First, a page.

There is no doubt that volunteers initially struggled with the stringent measures put in place, particularly those who have served faithfully over many years. Unfortunately we lost volunteers who were sceptical and felt undervalued and mistrusted. However, as communication improved and the parish priests endorsed and promoted the Safeguarding Children & Vulnerable Adults Prevention and Protection Policy, there has been an acceptance that the safeguarding measures are necessary in this current world we live in, and that if one child or vulnerable adult is saved from being harmed, then the measures are worthwhile.  Based on there being more than 10,000 active volunteers in the Archdiocese, they have become receptive and accepting of the new safeguarding measures.
   
Safeguarding volunteers in the Archdiocese of Brisbane. Image courtesy of Pat Noakes.

Interview with a volunteer Safeguarding Representative from the Archdiocese of Brisbane

CPSL also caught up with Jenny Noakes, a Parish Safeguarding Representative (volunteer) in Noosa to talk about her experience as a volunteer in the Archdiocese with a safeguarding responsibility.

Hi my name is Jenny Noakes. I reside in Tewantin, Queensland and have been parishioner of the Noosa District Catholic Parish for approximately 35 years.
 
I commenced my role as Local Safeguarding Representative at the end of 2014 following discussion with my then parish priest but got into full swing in this role at the start of 2015. My first task was to educate myself with regards to the policy, its requirements and my responsibilities to my parish, deanery and the Archdiocese
 
I see my role as utilising the provided tools and resources to assist in empowering my parish community to understand their own responsibilities and requirements with regards to safeguarding the most vulnerable members of our community. One of these tools is the Archdiocesan Volunteer Manual.  I am in the process of reviewing said document to adapt to the needs of our parish and parishioners. The updated version will be utilized in the upcoming planned volunteer ministry review sessions. I find the Manual meets the needs of those who are new to volunteering and provides a good reference source.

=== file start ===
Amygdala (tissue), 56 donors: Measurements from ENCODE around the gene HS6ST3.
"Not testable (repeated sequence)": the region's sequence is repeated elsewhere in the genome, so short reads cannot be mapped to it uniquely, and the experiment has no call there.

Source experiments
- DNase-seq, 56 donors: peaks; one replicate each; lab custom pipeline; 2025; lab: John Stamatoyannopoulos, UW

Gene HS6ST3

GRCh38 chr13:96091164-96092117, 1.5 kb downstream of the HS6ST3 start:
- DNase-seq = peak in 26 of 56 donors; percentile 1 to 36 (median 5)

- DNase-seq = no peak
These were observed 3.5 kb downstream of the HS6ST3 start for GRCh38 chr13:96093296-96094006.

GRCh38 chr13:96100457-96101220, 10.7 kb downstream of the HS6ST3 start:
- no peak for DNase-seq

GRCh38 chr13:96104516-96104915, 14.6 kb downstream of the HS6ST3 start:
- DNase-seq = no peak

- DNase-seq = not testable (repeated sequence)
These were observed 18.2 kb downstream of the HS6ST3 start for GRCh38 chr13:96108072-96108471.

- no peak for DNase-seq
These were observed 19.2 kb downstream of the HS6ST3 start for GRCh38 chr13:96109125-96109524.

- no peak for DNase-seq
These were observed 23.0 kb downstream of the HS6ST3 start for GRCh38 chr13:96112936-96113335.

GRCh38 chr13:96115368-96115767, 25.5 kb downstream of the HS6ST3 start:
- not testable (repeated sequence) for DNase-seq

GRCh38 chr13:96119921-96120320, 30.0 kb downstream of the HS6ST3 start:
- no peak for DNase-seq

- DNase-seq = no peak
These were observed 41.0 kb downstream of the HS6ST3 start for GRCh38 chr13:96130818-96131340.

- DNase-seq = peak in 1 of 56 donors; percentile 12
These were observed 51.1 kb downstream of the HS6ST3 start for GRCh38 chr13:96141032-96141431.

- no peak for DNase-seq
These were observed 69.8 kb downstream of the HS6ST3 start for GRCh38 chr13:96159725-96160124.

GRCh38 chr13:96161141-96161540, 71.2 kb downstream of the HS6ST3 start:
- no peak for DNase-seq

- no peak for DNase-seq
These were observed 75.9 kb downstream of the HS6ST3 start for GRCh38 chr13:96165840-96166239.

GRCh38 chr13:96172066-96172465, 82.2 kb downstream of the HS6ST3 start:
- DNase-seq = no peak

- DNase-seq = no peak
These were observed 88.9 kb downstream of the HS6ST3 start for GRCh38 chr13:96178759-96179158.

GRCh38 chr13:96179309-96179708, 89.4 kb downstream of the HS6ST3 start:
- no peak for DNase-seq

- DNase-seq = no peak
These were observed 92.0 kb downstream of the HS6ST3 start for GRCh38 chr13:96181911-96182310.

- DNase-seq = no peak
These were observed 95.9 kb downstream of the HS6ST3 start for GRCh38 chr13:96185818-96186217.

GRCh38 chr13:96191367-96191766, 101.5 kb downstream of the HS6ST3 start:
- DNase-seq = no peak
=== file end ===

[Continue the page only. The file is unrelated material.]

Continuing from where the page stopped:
I also see my role as providing the information and encouragement for people to feel safe to discuss any concerns they may have with regards to the change in the culture of child protection and reporting. The outcomes of the Royal Commission into Institutional Responses to Child Sexual Abuse left many of our volunteers and parishioners feeling deeply saddened, perplexed and betrayed. 
 
I try to attend professional development opportunities when possible, such as the CPSL training day Applying the National Catholic Safeguarding Standards Workshop held last March in Brisbane, and networking days held by Safeguarding Services in Brisbane.

Those that know me would say that I am somewhat passionate about this safeguarding role. In a previous life my work brought me into contact with victims of domestic abuse, elder abuse and too often child abuse, in all its presentations. I have skills acquired over time; if I want to see the change then I need to be active in that change and utilise those skills. I have been very fortunate to have the support of two parish priests, amazing parish staff and the patience and cooperation of the parish community. This certainly makes the task easier.
 
The Church as an institution has some way to go to rebuild lost trust; it too has to undergo a change of culture. It needs to work in open partnership and collaboration starting with the parish community. Accountability and transparency are words until they are put into practice; hopefully what is occurring in our parish, and our Archdiocese, is moving us towards a child safe Church here.